These wines from the Marche were among the most pleasant surprises of my extensive tastings of the wines of Central Italy. Verdicchio, the region’s top white, is made in a variety of styles that showcases this grape’s versatility. Readers will find everything from fresh, crisp versions to bottlings made in a late- harvest style that show the extraordinary richness and depth Verdicchio is capable of. A little known fact is that Verdicchio can also age very nicely. Although I am not sure the wines necessarily improve, the best wines can develop beautifully in bottle. Among the reds, the Montepulciano-based Rosso Conero and Rosso Piceno often yield delicious wines that can be had for very reasonable prices. A number of higher-end reds from both international and indigenous varieties rounds out the fascinating variety of top-flight wines being made in the Marche today.


Abruzzo is one of my favorite regions in Southern Italy. The wines are not only delicious, but in many cases remain reasonably priced as well. Montepulciano is the main red variety, and is a grape that is proving to be quite versatile. When raised in large, neutral oak the flavor profile resembles that of Sangiovese, with plenty of red cherries, tobacco and earthiness, but with perhaps a touch more plumpness. Montepulciano can handle French oak as well, and the best of the more modern- styled wines are incredibly appealing. Best of all, Montepulciano is a great food wine. Trebbiano is the main white grape in Abruzzo, and while the best examples can be delicious (and also age well) they are few and far between. In recent years the newly re-discovered Pecorino has shown itself to be capable of very interesting wines as well. Lastly, Abruzzo is home to Cerasuolo, which is possibly Italy’s most consistently outstanding appellation for superb, pedigreed roses.


Sardinia is one of the great undiscovered oenological gems of the world. The crisp, aromatic Vermentinos are ideal wines for drinking alongside fish and seafood dishes while Carignano, Cannonau (Grenache), Bovale Sardo and a host of other grape varieties yield red wines of notable character. Many of the vineyards on the island contain a heavy component of sand, which protected the vines against the spread of phylloxera. The wines made from these old, ungrafted plants are often nothing less than spectacular. To make things even better, many of Sardinia’s wines remain very fairly-priced.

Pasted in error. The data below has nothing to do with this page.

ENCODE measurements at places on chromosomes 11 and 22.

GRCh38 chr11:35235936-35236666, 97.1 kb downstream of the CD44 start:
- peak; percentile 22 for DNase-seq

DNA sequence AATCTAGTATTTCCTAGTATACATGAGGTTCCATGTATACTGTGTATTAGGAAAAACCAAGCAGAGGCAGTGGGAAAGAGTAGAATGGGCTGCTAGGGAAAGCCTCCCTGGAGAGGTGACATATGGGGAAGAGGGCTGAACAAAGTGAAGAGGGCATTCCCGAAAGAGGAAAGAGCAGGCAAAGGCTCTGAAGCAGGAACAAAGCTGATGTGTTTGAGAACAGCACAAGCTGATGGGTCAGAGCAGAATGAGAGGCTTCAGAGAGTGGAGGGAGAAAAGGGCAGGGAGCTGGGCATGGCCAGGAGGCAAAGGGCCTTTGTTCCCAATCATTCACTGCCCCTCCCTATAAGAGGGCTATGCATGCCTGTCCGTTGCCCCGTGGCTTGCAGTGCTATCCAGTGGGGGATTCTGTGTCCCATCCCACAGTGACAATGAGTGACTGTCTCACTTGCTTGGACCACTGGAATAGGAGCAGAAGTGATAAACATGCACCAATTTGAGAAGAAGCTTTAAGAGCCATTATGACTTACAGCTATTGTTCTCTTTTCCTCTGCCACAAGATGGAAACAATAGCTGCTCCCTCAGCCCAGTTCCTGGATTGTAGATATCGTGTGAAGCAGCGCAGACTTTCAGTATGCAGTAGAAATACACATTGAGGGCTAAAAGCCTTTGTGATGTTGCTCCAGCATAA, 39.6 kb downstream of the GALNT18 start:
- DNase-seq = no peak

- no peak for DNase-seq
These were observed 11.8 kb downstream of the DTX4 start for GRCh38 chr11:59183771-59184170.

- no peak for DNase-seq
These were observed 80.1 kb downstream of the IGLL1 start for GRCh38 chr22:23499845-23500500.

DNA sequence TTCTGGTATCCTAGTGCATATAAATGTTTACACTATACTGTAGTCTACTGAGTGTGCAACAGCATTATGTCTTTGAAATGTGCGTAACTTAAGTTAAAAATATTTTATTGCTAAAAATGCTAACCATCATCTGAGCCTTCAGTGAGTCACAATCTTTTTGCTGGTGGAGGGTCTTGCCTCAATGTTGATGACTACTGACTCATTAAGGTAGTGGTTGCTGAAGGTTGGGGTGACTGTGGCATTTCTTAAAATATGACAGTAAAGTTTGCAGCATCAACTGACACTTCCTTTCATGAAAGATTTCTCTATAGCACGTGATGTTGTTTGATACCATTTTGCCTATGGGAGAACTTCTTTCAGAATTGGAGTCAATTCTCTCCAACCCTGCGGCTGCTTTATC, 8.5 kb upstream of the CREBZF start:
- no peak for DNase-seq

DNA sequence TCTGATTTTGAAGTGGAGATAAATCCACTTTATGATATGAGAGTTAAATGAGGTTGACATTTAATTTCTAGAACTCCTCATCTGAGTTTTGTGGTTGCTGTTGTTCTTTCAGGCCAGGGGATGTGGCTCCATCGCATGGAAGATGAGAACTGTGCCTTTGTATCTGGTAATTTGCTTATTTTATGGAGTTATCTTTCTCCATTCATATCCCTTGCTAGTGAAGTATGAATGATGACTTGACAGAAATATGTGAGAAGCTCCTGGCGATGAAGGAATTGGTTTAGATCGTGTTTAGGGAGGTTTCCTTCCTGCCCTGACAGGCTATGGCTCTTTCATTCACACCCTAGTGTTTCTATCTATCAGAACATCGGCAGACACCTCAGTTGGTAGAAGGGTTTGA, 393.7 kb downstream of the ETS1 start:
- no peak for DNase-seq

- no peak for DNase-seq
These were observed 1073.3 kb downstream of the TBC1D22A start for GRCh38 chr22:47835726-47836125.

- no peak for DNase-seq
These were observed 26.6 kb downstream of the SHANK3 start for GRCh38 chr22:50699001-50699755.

Puglia has attracted a lot of attention recently. The indigenous Primitivo and Negroamaro can yield reds loaded with regional character and complexity. Both grapes are well worth discovering and will open readers’ eyes and palates to a unique facet of Italy’s rich oenological landscape. Aglianico has also given promising results. Prices remain quite low, making Puglia one of the best sources in Italy for value-priced wines, especially the reds. Much of Puglia is physically striking, with gorgeous, rustic landscapes, beautiful coastlines and raw ingredients for the kitchen that offer incredible purity. The culture of food and wine in the region’s restaurants and hotels is still very much a work in progress, to put it kindly. Still, Puglia remains the region of the Deep South with the most upside potential. There is plenty to look forward to as producers increasingly set their sights on making better and better wines.


Basilicata is one of the emerging regions of Southern Italy. TheAglianicosofBasilicata Aglianico is the main red grape in Basilicata and the major appellation for important wines. Vulture is the tend to be rounder and more accessible than those of Campania.


Calabria is another of the less well-known regions in southern Italy. The main indigenous red grape is Gaglioppo, which can be found alone or blended with other varieties. Each year I find a few gems from Calabria that are truly delicious and well worth the effort of seeking out.


I suppose technically Emilia Romagna could be considered a region of the North rather than Center/South. The region is best known for the sparkling Lambrusco. Most versions are forgettable, but a few distinctive examples were reviewed in the Best Buys article. Emilia Romagna also produces a handful of other distinctive wines from both indigenous and international varieties.